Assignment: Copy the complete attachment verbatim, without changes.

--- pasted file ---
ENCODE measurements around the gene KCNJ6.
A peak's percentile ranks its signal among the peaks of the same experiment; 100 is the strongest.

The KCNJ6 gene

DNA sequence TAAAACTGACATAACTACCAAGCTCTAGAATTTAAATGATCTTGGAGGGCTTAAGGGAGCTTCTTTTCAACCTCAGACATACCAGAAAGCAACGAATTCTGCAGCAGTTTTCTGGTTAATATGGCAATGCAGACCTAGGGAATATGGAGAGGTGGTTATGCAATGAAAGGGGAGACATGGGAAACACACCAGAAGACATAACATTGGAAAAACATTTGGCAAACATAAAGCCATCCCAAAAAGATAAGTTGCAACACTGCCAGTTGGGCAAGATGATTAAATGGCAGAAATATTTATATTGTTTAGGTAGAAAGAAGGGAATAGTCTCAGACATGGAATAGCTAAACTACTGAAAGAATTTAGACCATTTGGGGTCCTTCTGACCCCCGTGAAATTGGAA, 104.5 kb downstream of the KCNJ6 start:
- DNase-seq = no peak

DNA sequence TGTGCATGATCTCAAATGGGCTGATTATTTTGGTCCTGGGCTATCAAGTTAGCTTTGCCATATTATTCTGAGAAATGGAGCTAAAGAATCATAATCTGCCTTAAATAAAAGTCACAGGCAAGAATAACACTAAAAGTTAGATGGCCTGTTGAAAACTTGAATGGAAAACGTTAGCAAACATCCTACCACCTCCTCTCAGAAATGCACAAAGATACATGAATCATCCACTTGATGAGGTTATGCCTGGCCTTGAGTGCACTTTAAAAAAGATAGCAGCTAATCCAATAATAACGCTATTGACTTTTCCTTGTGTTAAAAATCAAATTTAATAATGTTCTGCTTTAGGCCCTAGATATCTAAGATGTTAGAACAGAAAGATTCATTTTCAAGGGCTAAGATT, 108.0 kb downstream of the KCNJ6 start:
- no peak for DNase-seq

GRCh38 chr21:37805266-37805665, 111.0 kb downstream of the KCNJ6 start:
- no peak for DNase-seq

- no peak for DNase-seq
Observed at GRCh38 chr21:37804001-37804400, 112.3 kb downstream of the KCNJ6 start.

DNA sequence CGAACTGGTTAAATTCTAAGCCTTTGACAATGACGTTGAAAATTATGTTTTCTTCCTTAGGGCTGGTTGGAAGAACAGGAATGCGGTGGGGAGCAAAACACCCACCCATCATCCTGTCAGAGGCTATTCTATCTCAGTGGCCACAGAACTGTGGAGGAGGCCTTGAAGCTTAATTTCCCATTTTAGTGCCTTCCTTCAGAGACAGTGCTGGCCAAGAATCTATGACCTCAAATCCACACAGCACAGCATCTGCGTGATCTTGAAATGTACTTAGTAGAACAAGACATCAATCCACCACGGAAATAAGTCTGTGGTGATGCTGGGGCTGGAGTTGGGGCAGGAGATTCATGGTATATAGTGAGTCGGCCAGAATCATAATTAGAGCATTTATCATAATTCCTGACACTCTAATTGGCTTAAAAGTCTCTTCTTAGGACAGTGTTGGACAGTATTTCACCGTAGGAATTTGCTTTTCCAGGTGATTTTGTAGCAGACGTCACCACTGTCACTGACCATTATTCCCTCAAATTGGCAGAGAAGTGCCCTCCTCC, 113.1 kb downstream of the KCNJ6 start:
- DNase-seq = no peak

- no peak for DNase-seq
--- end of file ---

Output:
ENCODE measurements around the gene KCNJ6.
A peak's percentile ranks its signal among the peaks of the same experiment; 100 is the strongest.

The KCNJ6 gene

DNA sequence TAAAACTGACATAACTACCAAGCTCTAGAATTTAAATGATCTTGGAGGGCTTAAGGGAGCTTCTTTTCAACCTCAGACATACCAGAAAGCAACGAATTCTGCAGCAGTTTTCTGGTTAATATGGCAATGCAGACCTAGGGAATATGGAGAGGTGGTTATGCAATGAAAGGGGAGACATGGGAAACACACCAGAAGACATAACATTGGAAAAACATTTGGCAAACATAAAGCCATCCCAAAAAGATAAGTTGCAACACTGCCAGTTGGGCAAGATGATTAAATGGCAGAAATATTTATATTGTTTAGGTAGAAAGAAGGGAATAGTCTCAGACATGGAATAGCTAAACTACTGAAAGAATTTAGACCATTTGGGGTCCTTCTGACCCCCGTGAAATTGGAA, 104.5 kb downstream of the KCNJ6 start:
- DNase-seq = no peak

DNA sequence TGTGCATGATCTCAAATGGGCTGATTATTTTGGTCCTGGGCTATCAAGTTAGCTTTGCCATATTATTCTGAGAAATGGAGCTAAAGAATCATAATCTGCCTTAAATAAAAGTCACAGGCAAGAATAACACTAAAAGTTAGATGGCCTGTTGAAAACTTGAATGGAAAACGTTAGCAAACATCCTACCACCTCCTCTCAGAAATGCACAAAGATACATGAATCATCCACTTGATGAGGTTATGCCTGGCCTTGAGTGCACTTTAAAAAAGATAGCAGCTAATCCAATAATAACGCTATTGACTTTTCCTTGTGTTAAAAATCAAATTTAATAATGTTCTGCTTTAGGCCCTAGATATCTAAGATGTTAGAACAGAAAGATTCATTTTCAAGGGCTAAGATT, 108.0 kb downstream of the KCNJ6 start:
- no peak for DNase-seq

GRCh38 chr21:37805266-37805665, 111.0 kb downstream of the KCNJ6 start:
- no peak for DNase-seq

- no peak for DNase-seq
Observed at GRCh38 chr21:37804001-37804400, 112.3 kb downstream of the KCNJ6 start.

DNA sequence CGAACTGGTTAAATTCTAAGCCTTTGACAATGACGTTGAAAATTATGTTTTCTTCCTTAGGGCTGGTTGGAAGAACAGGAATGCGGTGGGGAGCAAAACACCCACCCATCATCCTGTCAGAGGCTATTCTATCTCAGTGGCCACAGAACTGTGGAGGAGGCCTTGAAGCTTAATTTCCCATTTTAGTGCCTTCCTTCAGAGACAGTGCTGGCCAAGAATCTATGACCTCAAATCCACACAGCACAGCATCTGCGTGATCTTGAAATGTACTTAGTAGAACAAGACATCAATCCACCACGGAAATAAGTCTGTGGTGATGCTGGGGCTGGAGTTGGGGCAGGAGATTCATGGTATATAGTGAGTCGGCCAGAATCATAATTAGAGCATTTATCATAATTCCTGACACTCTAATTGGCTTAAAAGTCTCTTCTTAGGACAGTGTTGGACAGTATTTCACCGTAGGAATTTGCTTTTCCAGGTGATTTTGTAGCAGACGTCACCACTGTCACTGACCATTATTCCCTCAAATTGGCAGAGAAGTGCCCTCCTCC, 113.1 kb downstream of the KCNJ6 start:
- DNase-seq = no peak

- no peak for DNase-seq